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Alan Parsons Project - Tales of Mystery and Imagination - Edgar Allan Poe CD (album) cover

TALES OF MYSTERY AND IMAGINATION - EDGAR ALLAN POE

Alan Parsons Project

 

Crossover Prog

4.03 | 492 ratings

From Progarchives.com, the ultimate progressive rock music website

AdaCalegorn
4 stars The first, the best... Even through the subsequent wonderful works as I Robot and the successfully Eye in the Sky which, by the way, have defined the sound for Alan Parsons, is here, with "Tales..." when the ambition of a well orchestrated and elaborated record has come to be.

Beyond the remarkable work as a music engineer, Alan Parsons develops and incredible sensibility in matter of musical environment, as well as the imagination from musician Eric Wolfson. As funny as clever, the selection of works from another Alan (Poe) has come to make the perfect scenario for explores the qualities of musical production and push its boundaries beyond the possibilities, at least at the time it was recorded.

Each story, dark as well, has in the same level a unique identity and the signature from its author. Parsons understood this and he worked over the sensations, the musical textures in order of develop a sound-brother for each tale. The lyrics are, evidently, based in the stories they are inspired by, even the obvious, some of its lines calls the listener to understand once again how to feel Poe's fears of his own imaginer. From the very beginning to the end, the sensation for isolation, a cold old castle, the winter at the window begging for life of their own, the crime just committed, all of them are fantastically landed.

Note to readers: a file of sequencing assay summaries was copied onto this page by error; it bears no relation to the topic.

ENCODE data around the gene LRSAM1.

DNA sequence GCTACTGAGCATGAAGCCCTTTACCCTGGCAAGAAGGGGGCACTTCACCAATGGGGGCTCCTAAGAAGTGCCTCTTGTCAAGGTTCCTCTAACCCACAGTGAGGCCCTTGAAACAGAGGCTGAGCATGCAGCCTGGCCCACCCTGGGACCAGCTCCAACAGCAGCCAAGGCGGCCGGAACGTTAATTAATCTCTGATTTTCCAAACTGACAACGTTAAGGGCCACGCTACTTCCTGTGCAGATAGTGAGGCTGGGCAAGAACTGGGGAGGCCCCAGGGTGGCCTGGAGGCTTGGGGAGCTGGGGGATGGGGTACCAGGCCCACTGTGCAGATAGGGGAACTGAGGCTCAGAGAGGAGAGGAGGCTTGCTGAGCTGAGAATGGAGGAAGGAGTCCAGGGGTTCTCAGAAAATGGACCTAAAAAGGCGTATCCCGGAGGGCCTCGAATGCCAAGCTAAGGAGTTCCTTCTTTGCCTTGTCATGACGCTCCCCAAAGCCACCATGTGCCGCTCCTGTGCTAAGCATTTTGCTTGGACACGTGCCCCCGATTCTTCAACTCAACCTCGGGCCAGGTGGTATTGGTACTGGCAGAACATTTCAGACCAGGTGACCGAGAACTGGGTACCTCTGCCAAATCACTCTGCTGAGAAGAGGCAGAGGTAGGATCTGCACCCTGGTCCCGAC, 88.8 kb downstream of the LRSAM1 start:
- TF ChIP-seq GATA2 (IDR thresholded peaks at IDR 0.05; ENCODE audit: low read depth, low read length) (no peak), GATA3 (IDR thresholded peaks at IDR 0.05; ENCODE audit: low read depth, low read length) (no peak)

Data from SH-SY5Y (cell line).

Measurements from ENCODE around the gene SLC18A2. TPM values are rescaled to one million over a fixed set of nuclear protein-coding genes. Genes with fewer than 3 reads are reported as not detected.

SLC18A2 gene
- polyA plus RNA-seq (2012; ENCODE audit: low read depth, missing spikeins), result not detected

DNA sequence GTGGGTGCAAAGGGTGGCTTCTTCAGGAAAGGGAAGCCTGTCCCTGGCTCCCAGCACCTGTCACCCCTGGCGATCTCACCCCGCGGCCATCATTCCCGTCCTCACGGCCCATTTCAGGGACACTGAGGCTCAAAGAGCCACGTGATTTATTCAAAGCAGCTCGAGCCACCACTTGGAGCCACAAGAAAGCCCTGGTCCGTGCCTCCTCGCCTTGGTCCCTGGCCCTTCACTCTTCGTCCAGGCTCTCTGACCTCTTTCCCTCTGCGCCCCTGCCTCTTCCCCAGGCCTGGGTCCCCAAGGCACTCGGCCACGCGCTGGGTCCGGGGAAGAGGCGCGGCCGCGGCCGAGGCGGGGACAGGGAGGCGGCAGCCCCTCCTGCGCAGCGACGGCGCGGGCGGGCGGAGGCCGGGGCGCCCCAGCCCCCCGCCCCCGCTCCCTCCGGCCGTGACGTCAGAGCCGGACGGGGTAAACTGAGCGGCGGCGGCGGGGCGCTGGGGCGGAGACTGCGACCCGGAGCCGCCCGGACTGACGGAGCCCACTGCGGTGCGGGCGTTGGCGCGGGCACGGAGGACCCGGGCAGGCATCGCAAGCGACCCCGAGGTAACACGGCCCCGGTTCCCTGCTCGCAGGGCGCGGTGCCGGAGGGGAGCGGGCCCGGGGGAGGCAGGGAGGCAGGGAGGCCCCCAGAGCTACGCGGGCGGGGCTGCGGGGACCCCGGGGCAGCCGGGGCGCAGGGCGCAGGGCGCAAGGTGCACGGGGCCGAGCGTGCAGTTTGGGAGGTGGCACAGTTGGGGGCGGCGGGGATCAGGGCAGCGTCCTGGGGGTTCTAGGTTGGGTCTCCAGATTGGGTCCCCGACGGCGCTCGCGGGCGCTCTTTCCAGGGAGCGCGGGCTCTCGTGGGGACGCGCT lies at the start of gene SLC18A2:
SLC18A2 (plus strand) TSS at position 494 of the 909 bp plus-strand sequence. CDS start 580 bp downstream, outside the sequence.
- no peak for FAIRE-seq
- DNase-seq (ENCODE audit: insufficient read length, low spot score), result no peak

Orchestrated by the great Andrew Powell, the spirit of symphonic rejoice surreal voice of electronic, each song has its brawn, and could be basically be heard as one single opus. Tough the narration from Orson Wells works as bridge between the first part and the marvellous suite "The Fall of the House of Usher". Indeed there are fails, as such as many influence from many styles and artists from Parson's previous collaborations, since Abbey Road even Dark Side of the Moon (a little more obvious in the final track To One in Paradise), but this may not lack its emotional side, as dark as exciting, with a musical and story line so easy to follow...

Alan Parsons Project wanted to prove they were capable to sign their names in the magical book of progressive rock artists, and they did.

AdaCalegorn | 4/5 |

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